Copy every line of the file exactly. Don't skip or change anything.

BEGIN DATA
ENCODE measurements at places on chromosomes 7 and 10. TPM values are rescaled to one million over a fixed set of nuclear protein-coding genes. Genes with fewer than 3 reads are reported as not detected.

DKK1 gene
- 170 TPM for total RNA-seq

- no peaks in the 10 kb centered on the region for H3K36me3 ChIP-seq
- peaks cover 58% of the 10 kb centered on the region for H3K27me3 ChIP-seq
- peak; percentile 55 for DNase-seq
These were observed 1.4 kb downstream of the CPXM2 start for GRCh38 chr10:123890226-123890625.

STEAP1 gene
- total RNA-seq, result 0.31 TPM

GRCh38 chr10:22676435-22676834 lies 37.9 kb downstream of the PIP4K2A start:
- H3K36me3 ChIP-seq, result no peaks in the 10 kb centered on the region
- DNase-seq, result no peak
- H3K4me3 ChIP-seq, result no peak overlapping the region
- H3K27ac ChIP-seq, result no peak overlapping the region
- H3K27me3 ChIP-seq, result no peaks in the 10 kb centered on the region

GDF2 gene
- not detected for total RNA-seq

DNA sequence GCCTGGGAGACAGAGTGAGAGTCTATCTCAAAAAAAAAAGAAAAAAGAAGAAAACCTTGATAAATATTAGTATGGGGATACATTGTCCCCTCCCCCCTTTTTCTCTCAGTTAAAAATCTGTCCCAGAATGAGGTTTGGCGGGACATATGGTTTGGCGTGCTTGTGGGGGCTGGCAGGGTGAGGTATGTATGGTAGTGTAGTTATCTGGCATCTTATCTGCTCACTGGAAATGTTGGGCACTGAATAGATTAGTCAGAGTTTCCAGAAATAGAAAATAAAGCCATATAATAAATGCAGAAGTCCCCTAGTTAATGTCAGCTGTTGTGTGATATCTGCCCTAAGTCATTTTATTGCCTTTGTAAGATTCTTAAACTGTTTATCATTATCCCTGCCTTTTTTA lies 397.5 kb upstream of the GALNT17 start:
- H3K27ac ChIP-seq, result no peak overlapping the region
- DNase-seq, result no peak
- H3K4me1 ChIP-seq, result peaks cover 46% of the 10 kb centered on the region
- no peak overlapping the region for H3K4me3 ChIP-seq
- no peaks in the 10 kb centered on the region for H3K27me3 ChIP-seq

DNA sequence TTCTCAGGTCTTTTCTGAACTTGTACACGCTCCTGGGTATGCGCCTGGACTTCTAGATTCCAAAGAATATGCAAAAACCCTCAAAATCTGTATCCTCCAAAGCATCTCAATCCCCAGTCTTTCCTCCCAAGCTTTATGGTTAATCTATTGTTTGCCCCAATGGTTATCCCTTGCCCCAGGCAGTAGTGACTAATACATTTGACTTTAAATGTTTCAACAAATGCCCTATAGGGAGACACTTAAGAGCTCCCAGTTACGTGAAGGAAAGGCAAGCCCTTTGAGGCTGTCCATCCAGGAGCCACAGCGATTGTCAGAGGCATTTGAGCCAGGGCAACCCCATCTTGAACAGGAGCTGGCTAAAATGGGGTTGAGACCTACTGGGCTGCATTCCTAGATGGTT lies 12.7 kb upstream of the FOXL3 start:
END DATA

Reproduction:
ENCODE measurements at places on chromosomes 7 and 10. TPM values are rescaled to one million over a fixed set of nuclear protein-coding genes. Genes with fewer than 3 reads are reported as not detected.

DKK1 gene
- 170 TPM for total RNA-seq

- no peaks in the 10 kb centered on the region for H3K36me3 ChIP-seq
- peaks cover 58% of the 10 kb centered on the region for H3K27me3 ChIP-seq
- peak; percentile 55 for DNase-seq
These were observed 1.4 kb downstream of the CPXM2 start for GRCh38 chr10:123890226-123890625.

STEAP1 gene
- total RNA-seq, result 0.31 TPM

GRCh38 chr10:22676435-22676834 lies 37.9 kb downstream of the PIP4K2A start:
- H3K36me3 ChIP-seq, result no peaks in the 10 kb centered on the region
- DNase-seq, result no peak
- H3K4me3 ChIP-seq, result no peak overlapping the region
- H3K27ac ChIP-seq, result no peak overlapping the region
- H3K27me3 ChIP-seq, result no peaks in the 10 kb centered on the region

GDF2 gene
- not detected for total RNA-seq

DNA sequence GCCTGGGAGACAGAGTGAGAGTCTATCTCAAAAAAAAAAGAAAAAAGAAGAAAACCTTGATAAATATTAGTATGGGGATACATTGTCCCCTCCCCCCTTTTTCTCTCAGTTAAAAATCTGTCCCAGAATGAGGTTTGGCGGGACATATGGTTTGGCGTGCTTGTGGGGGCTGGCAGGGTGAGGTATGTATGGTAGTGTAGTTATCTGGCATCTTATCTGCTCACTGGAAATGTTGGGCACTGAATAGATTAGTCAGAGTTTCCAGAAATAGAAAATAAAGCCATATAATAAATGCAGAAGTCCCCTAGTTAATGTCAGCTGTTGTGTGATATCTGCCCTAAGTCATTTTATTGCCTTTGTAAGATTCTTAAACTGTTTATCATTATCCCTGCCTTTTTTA lies 397.5 kb upstream of the GALNT17 start:
- H3K27ac ChIP-seq, result no peak overlapping the region
- DNase-seq, result no peak
- H3K4me1 ChIP-seq, result peaks cover 46% of the 10 kb centered on the region
- no peak overlapping the region for H3K4me3 ChIP-seq
- no peaks in the 10 kb centered on the region for H3K27me3 ChIP-seq

DNA sequence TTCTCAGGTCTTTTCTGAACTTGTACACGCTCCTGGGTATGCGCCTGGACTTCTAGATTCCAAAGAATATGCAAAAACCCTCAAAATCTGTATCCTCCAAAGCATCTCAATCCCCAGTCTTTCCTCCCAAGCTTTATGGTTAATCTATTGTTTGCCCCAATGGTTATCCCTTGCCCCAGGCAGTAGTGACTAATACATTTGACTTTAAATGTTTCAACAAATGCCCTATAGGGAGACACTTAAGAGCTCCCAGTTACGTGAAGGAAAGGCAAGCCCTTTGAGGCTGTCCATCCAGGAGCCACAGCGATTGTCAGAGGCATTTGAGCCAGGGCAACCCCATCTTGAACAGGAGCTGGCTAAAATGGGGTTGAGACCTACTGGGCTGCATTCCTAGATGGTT lies 12.7 kb upstream of the FOXL3 start: